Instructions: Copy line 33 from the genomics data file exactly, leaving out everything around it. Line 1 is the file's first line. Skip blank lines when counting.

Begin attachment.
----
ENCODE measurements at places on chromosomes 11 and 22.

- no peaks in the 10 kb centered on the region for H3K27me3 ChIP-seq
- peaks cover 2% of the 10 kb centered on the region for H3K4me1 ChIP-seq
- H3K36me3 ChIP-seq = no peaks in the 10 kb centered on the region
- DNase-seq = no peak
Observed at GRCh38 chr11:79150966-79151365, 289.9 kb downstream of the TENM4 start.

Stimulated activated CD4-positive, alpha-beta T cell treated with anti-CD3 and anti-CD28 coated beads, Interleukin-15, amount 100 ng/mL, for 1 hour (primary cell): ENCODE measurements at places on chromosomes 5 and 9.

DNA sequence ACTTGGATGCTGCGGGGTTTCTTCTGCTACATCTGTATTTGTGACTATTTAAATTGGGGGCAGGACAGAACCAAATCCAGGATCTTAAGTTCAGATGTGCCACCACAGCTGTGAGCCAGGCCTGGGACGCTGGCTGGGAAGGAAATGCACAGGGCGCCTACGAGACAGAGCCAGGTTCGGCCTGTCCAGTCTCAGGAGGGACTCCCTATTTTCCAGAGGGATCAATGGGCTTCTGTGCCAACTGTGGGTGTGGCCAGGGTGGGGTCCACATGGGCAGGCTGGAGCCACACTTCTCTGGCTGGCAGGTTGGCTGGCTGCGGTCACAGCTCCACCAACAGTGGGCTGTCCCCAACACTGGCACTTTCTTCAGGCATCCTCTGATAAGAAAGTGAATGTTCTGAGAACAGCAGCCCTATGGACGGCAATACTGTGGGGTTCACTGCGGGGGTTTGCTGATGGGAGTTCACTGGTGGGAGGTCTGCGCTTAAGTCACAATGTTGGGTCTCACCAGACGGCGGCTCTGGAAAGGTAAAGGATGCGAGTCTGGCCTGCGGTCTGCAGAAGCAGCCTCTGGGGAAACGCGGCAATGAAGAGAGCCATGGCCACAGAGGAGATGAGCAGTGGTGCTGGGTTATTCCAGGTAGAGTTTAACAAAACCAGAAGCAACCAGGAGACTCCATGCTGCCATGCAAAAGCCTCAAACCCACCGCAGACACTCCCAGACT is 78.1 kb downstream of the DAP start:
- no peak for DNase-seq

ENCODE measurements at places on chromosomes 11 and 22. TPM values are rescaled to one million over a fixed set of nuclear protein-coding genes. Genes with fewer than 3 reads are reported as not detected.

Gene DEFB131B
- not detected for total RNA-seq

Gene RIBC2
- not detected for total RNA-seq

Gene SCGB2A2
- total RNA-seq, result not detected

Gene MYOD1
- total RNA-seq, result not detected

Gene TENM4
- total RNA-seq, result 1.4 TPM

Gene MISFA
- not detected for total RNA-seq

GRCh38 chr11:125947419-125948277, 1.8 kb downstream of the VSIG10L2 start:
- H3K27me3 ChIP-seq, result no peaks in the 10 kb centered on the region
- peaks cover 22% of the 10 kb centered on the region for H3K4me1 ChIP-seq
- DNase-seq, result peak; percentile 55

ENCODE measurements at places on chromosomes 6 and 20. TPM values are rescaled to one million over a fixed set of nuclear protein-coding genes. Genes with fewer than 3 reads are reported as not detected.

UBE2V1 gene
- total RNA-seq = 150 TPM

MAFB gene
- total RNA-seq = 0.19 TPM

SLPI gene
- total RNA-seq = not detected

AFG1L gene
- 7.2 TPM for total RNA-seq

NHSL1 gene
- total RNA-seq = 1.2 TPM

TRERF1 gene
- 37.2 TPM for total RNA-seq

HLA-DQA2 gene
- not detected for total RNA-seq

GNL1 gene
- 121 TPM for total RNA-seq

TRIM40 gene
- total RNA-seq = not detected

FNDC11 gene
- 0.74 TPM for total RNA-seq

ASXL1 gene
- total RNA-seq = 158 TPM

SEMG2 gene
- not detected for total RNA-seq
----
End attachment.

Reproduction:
- total RNA-seq = not detected